The Aeronauts

aero1In September 1862, in the industrial town of Wolverhampton, Aeronaut pioneer Henry Coxwell piloted a balloon for Dr James Glaisher, a scientist employed to make meteorological experiments at dangerously high altitude. Glaisher’s last barometer reading recorded a height of 29,000 feet after which he lost consciousness in the thin air and extreme cold (at one point reaching -29C). Coxwell only averted complete disaster when, having lost all sensation in his hands, he managed to pull the valve-cord with his teeth before losing consciousness, ensuring the balloon would return to the ground and their lives saved. Later calculations established that at the pinnacle of their ascent they achieved a record altitude of 35,000 – 37,000 feet.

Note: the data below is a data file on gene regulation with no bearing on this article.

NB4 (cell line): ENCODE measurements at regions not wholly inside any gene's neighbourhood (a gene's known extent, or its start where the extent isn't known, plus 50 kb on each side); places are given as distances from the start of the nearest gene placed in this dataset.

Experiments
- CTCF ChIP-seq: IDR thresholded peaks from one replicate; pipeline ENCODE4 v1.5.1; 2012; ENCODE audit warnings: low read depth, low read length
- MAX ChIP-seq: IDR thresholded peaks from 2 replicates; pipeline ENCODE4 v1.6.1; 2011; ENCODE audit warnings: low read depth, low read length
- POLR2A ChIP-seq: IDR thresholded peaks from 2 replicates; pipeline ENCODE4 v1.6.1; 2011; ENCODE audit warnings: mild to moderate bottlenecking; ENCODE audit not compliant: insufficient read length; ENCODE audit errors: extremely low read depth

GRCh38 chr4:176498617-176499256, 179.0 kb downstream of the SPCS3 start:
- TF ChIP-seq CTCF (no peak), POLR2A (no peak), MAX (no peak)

You’ll have noticed from the image I’ve posted at the head of this post, though, that The Aeronauts is not that story.  Out goes Wolverhampton (and as a Wolverhampton lad myself, that smarts) and out goes Henry Coxwell, replaced here by beautiful young and dazzling Amelia Wren (Felicity Jones), female Aeronaut trying to atone for the tragic death of her husband in an earlier ballooning accident. Meanwhile Glaisher, portrayed by handsome young and dazzling Eddie Redmayne as a struggling outcast trying to prove his theories to his dismissive and condescending peers, was actually a 52-year old founding member of the Meteorological Society who was hired by the British Association for the Advancement of Science to fly in the balloon.